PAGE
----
What surprised me in Pinsky's poem was that Horace joined Brutus, the traitor, to Asia. And so did Cicero's son! One of my favorite quotes is from Horace: "Be bold— and venture to be wise." I've taken this maxim to guide my life when I was in college, and linked it to one of my wisdom stories— The Boldness of Huh Saeng. Horace's Ars Poetica emphasized clarity, unity, and vigor in a work of art. The "Ars Poetica" and its Tradition is the subject of a book by O. B. Hardison, Jr. & Leon Golden Horace for Students of Literature (1995). Poets influenced by Horace include Alexander Pope's Essay on CriticismThe Progress of Poesy (1757), George Lord Byron's Hints from Horace (1811), Tennyson's The Palace of the Arts (1832), Paul Verlain's Ars poétique (1874), and Wallace Stevens's Notes Toward a Supreme Fiction (1942). I've alway admired Cicero and his cosmic vision in his The Dream of Scipio. How could his son educated by such an enlightened father join the brigade of Brutus along with Horace? Dante had included Horace as having "earned Heaven's grace" (Inferno IV.78) while Brutus was tossed into the deepest Hell (Inferno XXXIV.61-69). Here's Dante's account of Horace among the four master poets of ancient times when he was accompanied by Vergil (Inferno IV.88-90):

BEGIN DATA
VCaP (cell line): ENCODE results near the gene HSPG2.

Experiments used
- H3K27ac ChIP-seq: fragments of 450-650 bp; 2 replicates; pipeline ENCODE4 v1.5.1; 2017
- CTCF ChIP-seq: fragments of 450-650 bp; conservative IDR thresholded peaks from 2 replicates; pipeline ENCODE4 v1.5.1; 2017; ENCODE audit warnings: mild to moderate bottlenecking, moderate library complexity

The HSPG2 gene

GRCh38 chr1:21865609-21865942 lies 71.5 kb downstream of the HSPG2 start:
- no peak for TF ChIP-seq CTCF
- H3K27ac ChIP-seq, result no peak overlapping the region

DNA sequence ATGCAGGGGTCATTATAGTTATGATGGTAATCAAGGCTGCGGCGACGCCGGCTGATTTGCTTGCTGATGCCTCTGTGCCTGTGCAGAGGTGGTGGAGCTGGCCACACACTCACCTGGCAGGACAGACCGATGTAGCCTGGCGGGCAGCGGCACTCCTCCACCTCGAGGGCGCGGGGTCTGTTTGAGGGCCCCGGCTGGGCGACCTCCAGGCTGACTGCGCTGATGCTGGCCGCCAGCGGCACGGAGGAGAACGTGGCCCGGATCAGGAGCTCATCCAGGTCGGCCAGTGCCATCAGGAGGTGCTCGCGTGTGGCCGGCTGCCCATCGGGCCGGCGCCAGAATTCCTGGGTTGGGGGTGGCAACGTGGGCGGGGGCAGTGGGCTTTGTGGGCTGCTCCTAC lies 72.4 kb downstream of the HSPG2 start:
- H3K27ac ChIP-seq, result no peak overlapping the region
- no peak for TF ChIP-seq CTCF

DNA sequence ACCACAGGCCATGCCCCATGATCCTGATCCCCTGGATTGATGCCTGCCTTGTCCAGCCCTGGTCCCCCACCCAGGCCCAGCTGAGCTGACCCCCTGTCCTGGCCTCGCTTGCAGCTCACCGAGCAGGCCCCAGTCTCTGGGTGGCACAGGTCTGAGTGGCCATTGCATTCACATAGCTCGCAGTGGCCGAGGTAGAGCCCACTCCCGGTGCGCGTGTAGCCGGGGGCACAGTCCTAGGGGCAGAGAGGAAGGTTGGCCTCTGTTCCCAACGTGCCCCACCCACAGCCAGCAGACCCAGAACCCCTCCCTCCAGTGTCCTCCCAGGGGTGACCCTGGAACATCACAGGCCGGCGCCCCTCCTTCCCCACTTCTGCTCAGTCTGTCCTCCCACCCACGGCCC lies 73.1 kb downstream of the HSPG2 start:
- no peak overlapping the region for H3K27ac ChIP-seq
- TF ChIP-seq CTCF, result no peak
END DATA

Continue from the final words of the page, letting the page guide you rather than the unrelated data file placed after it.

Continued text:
That shade is Homer, the consummate poet;
the other one is Horace, satirist;
the third is Ovid, and the last is Lucan.

Dante's portrays Brutus as three of the world's greatest villians— Judas Iscariot, Brutus, and Cassius— being tortured in Hell by Satan. (Inferno XXXIV.88-90):